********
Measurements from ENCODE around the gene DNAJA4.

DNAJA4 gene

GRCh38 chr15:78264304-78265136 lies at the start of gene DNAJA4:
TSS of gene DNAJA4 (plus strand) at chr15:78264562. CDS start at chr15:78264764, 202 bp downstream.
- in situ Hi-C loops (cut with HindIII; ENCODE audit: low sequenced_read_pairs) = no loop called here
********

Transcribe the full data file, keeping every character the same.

Measurements from ENCODE around the gene DNAJA4.

DNAJA4 gene

GRCh38 chr15:78264304-78265136 lies at the start of gene DNAJA4:
TSS of gene DNAJA4 (plus strand) at chr15:78264562. CDS start at chr15:78264764, 202 bp downstream.
- in situ Hi-C loops (cut with HindIII; ENCODE audit: low sequenced_read_pairs) = no loop called here